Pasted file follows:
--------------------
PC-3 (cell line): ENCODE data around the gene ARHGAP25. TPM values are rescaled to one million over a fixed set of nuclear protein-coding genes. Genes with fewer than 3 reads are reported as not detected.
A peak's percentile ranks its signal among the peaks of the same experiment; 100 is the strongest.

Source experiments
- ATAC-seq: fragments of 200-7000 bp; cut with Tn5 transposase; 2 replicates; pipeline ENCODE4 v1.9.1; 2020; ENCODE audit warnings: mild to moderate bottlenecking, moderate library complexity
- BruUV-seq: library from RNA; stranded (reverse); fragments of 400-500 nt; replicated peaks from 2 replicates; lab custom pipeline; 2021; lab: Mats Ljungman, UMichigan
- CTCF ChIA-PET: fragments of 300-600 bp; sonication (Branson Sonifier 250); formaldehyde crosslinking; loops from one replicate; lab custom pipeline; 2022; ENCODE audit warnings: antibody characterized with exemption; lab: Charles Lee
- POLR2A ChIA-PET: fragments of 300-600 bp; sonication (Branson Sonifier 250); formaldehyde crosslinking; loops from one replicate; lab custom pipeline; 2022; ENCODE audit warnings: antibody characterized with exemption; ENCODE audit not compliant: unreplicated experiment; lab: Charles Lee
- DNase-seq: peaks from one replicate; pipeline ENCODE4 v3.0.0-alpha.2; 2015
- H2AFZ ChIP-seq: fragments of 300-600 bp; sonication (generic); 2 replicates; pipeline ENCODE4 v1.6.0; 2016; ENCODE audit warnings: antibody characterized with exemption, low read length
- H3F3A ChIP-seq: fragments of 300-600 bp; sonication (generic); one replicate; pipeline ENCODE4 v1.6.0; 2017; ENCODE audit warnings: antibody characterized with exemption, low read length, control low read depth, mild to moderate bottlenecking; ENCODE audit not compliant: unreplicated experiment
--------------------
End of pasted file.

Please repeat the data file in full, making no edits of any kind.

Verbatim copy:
PC-3 (cell line): ENCODE data around the gene ARHGAP25. TPM values are rescaled to one million over a fixed set of nuclear protein-coding genes. Genes with fewer than 3 reads are reported as not detected.
A peak's percentile ranks its signal among the peaks of the same experiment; 100 is the strongest.

Source experiments
- ATAC-seq: fragments of 200-7000 bp; cut with Tn5 transposase; 2 replicates; pipeline ENCODE4 v1.9.1; 2020; ENCODE audit warnings: mild to moderate bottlenecking, moderate library complexity
- BruUV-seq: library from RNA; stranded (reverse); fragments of 400-500 nt; replicated peaks from 2 replicates; lab custom pipeline; 2021; lab: Mats Ljungman, UMichigan
- CTCF ChIA-PET: fragments of 300-600 bp; sonication (Branson Sonifier 250); formaldehyde crosslinking; loops from one replicate; lab custom pipeline; 2022; ENCODE audit warnings: antibody characterized with exemption; lab: Charles Lee
- POLR2A ChIA-PET: fragments of 300-600 bp; sonication (Branson Sonifier 250); formaldehyde crosslinking; loops from one replicate; lab custom pipeline; 2022; ENCODE audit warnings: antibody characterized with exemption; ENCODE audit not compliant: unreplicated experiment; lab: Charles Lee
- DNase-seq: peaks from one replicate; pipeline ENCODE4 v3.0.0-alpha.2; 2015
- H2AFZ ChIP-seq: fragments of 300-600 bp; sonication (generic); 2 replicates; pipeline ENCODE4 v1.6.0; 2016; ENCODE audit warnings: antibody characterized with exemption, low read length
- H3F3A ChIP-seq: fragments of 300-600 bp; sonication (generic); one replicate; pipeline ENCODE4 v1.6.0; 2017; ENCODE audit warnings: antibody characterized with exemption, low read length, control low read depth, mild to moderate bottlenecking; ENCODE audit not compliant: unreplicated experiment